U.S. Border Patrol officers patrolling the Rio Grande Valley in Texas last month came across four illegal immigrants who had crossed the Rio Grand River.
It was a routine scene that is played out daily along the U.S.-Mexican border except for one thing — the migrants were not from Mexico or even Central America. They were from the other side of the Earth, Bangladesh.
The arrests brought the total of Bangladeshis arrested at the border in the fiscal year that began October 1 to 188, nearly all of them arrested in the Laredo sector. That exceeds the total number of illegal immigrants from Bangladesh arrested in the United States in all of fiscal year 2017.
“It goes to show that our agents are arresting people from all over the world on a daily basis,” Laredo Sector Assistant Chief Patrol Agent Gabriel Acosta said in a statement. “Their intentions for entering the country illegally can only be determined after they have been arrested.”
Some national security experts say the apprehensions of people from a country with a strong jihadist movement raises serious safety concerns.
But it also highlights a startling fact: Border Patrol officers are more likely to encounter illegal immigrants along the southwest boundary who come from countries other than Mexico than they are to come into contact with people from that country.
In fiscal year 2017, the Border Patrol apprehended 127,938 Mexicans along the southwest border but arrested 175,978 illegal immigrants from other countries. In fiscal year 2008, by contrast, more than nine in 10 illegal immigrants nabbed by the Border Patrol were Mexicans.
Much of that change is due to a combination of a marked decline in illegal immigration from Mexico and a surge in border-crossers who make the journey from Central America.
But more people from far-flung countries all over the world are tying to get into the United States by way of Mexico.
Federal government statistics from all Department of Homeland Security (DHS) agencies offer a picture of that change. While total apprehensions of illegal immigrants declined 45 percent from fiscal year 2007 to fiscal year 2016, arrests of illegal immigrants from Asia jumped 67 percent.
“It’s not a big number, but we’re starting to see a lot more,” said Brandon Judd, president of the National Borer Patrol Council.
Judd said it is no coincidence that the recent border-crossers from Bangladesh all came to the Laredo area. He said that is a good indication that a smuggling organization based near there on the Mexican side of the border has gained a foothold in Bangladesh.
|Illegal immigrants caught at southwest border|
Source: Department of Homeland Security
And that, Judd added, is one of the reasons why more non-Mexicans have been coming to the border.
“Throughout the world right now, you have smuggling organizations that are advertising their services,” he said.
Jessica Vaughan, director of policy studies at the Washington-based Center for Immigration Studies (CIS), agreed that smuggling organizations have branched out.
“The smugglers are much more active now and have something to offer people from Bangladesh,” she said. “The smugglers know the vulnerabilities now from the experiences of the Central Americans.”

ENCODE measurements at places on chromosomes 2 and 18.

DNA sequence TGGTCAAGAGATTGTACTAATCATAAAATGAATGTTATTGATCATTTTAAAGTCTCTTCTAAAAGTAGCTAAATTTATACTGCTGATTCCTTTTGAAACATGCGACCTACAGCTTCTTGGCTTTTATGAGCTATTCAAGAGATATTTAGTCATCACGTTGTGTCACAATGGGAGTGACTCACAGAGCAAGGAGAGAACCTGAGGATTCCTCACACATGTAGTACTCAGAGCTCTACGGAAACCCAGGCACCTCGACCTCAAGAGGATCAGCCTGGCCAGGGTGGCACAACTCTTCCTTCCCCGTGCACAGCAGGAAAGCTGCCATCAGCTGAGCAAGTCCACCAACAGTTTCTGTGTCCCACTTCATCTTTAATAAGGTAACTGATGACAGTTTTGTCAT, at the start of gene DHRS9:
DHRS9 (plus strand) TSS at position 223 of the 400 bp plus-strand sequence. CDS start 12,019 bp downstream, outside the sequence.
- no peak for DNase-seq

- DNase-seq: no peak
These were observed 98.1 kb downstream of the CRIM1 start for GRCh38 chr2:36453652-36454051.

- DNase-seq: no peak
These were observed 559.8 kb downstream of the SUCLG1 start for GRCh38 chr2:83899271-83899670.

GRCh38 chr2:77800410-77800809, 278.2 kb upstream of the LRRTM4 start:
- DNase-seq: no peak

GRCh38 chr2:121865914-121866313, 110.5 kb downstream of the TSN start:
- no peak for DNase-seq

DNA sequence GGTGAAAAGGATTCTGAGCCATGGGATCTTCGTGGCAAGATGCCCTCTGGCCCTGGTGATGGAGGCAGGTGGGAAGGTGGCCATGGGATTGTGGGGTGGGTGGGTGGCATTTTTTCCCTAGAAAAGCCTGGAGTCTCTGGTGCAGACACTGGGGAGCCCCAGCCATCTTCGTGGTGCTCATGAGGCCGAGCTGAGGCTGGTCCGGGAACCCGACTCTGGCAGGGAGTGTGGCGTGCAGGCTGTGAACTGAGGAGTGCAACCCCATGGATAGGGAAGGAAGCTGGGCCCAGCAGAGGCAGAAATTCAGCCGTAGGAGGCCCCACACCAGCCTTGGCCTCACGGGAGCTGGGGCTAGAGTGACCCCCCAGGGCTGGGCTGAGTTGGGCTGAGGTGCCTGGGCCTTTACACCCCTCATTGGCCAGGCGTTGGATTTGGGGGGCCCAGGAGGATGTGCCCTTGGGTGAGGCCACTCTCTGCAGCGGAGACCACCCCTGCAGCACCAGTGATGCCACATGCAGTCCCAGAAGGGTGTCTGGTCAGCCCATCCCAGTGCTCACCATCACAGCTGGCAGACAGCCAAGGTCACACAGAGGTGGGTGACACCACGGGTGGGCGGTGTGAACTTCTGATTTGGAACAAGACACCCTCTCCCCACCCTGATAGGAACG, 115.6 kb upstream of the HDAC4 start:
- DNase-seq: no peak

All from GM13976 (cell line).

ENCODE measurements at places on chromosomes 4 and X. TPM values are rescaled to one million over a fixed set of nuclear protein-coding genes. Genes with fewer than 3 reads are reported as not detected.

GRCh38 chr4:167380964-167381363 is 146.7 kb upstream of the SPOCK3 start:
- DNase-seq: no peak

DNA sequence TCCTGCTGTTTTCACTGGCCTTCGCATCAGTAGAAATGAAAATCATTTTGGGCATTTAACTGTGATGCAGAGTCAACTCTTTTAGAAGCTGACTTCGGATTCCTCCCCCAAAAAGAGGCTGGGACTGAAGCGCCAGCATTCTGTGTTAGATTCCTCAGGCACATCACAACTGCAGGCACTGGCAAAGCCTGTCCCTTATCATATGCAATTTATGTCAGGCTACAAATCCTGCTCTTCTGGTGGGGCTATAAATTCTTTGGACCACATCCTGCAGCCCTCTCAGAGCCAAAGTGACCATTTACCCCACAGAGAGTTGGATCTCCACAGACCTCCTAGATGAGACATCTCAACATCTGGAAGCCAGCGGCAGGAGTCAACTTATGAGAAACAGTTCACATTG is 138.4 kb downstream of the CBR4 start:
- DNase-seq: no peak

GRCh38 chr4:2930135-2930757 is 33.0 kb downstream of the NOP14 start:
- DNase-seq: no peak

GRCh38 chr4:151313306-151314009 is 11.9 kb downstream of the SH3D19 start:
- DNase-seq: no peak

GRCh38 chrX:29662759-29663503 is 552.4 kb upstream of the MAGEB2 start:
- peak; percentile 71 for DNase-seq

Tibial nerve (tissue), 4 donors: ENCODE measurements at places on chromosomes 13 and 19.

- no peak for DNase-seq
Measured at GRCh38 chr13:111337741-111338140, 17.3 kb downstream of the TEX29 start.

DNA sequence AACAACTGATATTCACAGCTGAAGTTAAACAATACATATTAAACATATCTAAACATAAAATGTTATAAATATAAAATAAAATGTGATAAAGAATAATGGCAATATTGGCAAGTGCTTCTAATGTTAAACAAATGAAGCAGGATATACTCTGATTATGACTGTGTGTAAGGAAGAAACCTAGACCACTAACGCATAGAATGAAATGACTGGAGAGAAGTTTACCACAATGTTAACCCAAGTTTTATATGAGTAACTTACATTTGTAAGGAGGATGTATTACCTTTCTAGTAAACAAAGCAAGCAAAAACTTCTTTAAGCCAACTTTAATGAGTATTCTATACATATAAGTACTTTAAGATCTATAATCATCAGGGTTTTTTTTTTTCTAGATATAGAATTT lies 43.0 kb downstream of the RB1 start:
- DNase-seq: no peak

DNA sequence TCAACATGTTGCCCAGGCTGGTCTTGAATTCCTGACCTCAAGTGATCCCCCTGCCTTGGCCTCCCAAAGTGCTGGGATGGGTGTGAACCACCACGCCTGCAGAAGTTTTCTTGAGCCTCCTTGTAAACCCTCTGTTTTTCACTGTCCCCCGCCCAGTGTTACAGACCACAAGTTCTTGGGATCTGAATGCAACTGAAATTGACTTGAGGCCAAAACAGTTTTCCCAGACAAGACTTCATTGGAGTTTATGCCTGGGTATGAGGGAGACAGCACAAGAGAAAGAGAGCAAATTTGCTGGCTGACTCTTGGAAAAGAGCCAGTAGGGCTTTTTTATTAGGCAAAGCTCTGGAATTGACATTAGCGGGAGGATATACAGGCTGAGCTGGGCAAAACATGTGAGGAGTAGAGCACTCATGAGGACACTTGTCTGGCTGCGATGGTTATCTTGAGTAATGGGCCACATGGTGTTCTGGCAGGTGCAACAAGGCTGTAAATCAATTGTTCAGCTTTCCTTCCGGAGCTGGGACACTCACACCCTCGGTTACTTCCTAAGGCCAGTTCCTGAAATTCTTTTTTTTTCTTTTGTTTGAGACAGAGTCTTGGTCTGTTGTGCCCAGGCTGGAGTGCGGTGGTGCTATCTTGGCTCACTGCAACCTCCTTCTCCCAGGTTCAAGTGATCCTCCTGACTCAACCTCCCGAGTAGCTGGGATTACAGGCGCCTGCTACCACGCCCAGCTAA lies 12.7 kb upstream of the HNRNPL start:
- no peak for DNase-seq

The Rio Grande Valley is a good place for smugglers to target, Vaughan said. There is no fence along the border near Laredo, and the river is narrow, she said. What’s more, she added, there are a couple of suburban neighborhoods near the river where border-crossers can evade Border Patrol officers.
Vaughan said that many foreigners from other continents travel first to Ecuador, which does not require travel visas. From there, migrants from Asia and Africa make the same northern journey that Central Americans make in far larger numbers every day.
“It’s not like it’s any secret that our southern border is an area of vulnerability. Pretty much everybody knows that.”
Vaughan said the number of illegal immigrants from other continents entering the United States through Mexico is likely to grow as President Donald Trump continues to implement “extreme vetting.” She said that in previous years, the Bangladeshis caught last month in Laredo may have simply flown to the United States and remained past the point when they were supposed to go home.
But it has become harder to do that, Vaughan said.
“Visa have gotten harder to get,” she said. “They’re not granting them at the same rates … There probably is more scrutiny of people coming from Bangladesh — rightly so.”
Some experts argue that Americans should be concerned about more than migrant workers. The loose border also offers an opportunity for people with violent intentions, they say.
A Bangladeshi man who came to the United States in 2011, for instance, stands accused of trying to detonate a bomb at the New York City Port Authority Bus Terminal in December 2017. Harkat-ul-Jihad-al-Islami, an Islamic terrorism group that has committed several acts of international terrorism, has been active in Pakistan and Bangladesh since the 1990s.
Kyle Shidler, direction of the threat assessment office at the Center for Security Policy, said the concerns go far beyond Bangladesh.
“A lot of countries are the ones where you’d have concern about terrorism,” he said.
Shideler said those security and terrorism issues offer one more reason why the United States should seal the border.
“It’s not like it’s any secret that our southern border is an area of vulnerability,” he said. “Pretty much everybody knows that.”